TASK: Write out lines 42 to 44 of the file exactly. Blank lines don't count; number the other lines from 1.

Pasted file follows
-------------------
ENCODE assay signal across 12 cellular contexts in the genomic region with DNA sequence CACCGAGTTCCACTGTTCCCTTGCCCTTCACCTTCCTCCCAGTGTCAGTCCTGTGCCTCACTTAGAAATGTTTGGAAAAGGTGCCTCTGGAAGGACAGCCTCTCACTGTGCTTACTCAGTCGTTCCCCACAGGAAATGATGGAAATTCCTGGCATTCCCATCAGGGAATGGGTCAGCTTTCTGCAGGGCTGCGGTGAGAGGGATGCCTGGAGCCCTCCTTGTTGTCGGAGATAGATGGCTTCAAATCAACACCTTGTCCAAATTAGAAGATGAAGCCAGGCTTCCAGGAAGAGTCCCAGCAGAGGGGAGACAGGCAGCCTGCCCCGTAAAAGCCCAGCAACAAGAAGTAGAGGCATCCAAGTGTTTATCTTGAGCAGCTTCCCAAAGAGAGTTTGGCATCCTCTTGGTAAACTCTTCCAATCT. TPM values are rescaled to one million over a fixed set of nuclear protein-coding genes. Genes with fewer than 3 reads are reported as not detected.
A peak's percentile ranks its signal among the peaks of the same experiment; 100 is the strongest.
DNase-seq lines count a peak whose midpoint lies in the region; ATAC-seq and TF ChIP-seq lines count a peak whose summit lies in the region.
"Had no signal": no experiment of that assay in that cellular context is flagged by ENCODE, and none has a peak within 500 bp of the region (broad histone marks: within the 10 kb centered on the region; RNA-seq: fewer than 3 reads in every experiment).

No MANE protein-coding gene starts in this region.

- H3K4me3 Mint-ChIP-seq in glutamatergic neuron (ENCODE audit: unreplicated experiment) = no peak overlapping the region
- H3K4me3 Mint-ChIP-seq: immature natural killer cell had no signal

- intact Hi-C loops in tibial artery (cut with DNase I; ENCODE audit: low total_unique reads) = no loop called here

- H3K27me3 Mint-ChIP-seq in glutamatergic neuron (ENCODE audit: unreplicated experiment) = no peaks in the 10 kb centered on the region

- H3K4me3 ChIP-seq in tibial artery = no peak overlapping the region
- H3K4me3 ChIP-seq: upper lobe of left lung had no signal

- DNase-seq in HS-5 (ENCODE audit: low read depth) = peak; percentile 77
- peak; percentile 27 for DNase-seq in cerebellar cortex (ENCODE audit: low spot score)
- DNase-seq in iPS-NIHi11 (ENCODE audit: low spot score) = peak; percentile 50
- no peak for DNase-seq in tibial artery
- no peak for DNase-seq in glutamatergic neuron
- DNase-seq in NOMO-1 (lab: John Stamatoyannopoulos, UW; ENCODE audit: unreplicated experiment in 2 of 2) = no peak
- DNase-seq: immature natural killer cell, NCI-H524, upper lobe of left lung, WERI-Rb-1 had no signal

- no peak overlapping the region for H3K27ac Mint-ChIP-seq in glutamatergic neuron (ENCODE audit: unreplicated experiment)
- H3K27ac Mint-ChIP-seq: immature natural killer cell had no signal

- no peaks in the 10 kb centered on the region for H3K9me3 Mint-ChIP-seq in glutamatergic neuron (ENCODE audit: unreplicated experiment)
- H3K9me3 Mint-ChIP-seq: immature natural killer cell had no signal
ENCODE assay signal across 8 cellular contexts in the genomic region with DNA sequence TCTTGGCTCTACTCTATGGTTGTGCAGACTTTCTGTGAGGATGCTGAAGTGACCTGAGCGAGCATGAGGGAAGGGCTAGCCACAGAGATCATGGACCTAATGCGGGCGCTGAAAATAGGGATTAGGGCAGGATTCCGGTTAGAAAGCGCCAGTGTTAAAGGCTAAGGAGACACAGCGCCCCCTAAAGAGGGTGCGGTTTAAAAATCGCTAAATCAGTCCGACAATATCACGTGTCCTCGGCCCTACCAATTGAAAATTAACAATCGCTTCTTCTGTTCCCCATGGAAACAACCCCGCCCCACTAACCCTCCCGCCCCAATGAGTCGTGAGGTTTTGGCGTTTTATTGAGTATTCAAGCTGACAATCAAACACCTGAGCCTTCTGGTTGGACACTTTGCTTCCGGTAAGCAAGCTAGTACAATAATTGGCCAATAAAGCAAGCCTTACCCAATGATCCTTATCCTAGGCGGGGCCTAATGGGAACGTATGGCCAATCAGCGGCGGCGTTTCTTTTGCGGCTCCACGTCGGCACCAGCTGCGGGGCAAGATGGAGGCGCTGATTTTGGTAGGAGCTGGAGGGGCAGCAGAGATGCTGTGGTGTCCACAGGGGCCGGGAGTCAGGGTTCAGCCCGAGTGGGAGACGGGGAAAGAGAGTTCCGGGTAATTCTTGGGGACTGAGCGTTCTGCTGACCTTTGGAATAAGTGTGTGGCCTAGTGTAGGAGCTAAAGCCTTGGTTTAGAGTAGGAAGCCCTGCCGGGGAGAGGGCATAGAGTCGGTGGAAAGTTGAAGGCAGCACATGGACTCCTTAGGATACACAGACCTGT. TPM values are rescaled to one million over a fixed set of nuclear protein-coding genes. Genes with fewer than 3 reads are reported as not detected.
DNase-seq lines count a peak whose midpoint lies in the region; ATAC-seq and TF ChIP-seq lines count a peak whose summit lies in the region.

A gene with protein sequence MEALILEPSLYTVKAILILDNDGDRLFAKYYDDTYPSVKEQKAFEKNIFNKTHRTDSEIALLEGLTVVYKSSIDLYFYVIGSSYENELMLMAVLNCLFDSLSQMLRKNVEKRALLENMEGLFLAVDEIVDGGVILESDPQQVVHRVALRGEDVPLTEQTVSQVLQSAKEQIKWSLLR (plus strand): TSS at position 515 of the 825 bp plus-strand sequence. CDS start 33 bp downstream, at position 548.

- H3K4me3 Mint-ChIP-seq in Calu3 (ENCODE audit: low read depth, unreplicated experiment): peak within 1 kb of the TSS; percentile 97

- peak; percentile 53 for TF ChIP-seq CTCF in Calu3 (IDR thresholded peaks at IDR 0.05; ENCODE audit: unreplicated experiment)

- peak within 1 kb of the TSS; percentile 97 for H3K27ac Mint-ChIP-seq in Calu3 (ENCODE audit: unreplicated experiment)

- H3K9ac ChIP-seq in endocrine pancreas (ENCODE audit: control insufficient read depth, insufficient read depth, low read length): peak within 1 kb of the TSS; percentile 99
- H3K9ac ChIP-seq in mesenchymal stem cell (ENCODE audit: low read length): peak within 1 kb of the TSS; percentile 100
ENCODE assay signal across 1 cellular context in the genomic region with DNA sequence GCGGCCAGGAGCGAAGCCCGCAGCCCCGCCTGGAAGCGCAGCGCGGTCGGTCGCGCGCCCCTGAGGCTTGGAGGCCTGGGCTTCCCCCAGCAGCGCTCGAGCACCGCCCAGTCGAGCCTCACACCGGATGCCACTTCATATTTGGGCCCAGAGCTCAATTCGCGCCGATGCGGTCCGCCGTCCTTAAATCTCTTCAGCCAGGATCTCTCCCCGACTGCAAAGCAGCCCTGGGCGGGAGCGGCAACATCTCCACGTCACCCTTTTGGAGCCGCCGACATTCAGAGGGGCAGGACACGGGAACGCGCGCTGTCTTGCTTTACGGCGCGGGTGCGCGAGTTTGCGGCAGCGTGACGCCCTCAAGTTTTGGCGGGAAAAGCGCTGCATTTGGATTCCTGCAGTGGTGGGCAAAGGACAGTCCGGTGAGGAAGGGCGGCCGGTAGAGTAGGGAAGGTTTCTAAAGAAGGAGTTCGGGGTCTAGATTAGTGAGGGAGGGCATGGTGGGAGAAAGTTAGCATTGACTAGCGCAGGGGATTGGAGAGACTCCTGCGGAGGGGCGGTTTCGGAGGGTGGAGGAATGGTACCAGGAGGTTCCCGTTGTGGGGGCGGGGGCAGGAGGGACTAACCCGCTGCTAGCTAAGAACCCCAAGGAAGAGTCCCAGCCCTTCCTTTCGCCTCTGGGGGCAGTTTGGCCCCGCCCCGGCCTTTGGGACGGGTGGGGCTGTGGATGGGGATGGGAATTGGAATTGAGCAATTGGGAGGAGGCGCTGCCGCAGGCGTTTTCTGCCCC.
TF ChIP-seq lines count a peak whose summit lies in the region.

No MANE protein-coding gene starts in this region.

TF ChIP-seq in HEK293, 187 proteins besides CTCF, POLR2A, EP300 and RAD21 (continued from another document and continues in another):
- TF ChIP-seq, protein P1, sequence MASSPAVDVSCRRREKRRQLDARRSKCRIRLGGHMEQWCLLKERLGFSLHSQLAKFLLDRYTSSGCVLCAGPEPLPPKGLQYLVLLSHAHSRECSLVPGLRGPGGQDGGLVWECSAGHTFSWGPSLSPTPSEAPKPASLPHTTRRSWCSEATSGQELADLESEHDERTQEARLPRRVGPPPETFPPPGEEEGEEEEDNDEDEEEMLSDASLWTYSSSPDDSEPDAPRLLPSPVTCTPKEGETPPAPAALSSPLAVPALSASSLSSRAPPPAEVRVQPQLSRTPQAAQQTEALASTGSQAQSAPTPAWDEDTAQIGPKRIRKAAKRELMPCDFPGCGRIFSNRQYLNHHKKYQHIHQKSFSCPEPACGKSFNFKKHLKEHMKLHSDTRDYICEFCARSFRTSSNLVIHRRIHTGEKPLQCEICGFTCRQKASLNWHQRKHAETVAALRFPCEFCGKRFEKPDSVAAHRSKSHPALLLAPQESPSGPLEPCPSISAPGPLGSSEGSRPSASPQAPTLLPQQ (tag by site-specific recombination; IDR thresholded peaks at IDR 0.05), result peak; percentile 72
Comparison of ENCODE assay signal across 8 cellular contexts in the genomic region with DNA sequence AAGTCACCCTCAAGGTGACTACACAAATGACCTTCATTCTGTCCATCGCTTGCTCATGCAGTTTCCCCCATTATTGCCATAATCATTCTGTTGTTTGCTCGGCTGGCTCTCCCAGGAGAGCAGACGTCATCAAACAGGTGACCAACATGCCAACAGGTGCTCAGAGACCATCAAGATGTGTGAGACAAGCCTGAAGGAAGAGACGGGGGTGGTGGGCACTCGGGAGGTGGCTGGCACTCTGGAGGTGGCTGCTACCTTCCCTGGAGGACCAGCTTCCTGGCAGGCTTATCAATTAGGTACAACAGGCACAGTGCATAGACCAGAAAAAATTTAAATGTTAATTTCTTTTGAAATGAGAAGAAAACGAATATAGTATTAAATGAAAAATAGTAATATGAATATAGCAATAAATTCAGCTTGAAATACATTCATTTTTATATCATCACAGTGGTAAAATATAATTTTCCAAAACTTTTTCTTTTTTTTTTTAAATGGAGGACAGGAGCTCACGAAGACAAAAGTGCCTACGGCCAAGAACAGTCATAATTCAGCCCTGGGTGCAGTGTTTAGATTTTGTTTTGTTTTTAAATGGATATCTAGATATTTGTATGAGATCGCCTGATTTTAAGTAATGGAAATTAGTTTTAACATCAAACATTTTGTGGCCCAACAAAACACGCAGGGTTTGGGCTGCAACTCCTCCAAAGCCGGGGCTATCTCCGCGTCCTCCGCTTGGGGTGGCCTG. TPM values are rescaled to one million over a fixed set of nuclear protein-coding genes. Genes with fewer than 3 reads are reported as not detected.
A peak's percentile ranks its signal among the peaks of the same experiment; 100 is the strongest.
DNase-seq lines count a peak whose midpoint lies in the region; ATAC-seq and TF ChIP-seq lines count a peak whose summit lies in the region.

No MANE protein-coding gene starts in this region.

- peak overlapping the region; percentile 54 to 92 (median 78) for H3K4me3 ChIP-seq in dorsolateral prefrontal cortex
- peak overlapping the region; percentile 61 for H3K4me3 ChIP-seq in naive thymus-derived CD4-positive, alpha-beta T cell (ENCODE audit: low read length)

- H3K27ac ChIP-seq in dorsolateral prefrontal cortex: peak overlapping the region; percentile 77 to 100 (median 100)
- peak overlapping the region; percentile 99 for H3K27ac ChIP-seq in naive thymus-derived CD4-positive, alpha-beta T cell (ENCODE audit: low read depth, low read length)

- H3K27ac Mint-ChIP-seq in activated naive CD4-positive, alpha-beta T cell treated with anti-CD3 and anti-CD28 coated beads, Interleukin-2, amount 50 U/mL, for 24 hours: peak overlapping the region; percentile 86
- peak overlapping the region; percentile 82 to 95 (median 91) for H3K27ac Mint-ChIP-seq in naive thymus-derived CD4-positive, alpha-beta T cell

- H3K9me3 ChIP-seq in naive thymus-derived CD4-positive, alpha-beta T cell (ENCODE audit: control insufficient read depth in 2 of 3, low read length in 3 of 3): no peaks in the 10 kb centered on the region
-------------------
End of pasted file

- H3K27ac ChIP-seq in dorsolateral prefrontal cortex: peak overlapping the region; percentile 77 to 100 (median 100)
- peak overlapping the region; percentile 99 for H3K27ac ChIP-seq in naive thymus-derived CD4-positive, alpha-beta T cell (ENCODE audit: low read depth, low read length)

- H3K27ac Mint-ChIP-seq in activated naive CD4-positive, alpha-beta T cell treated with anti-CD3 and anti-CD28 coated beads, Interleukin-2, amount 50 U/mL, for 24 hours: peak overlapping the region; percentile 86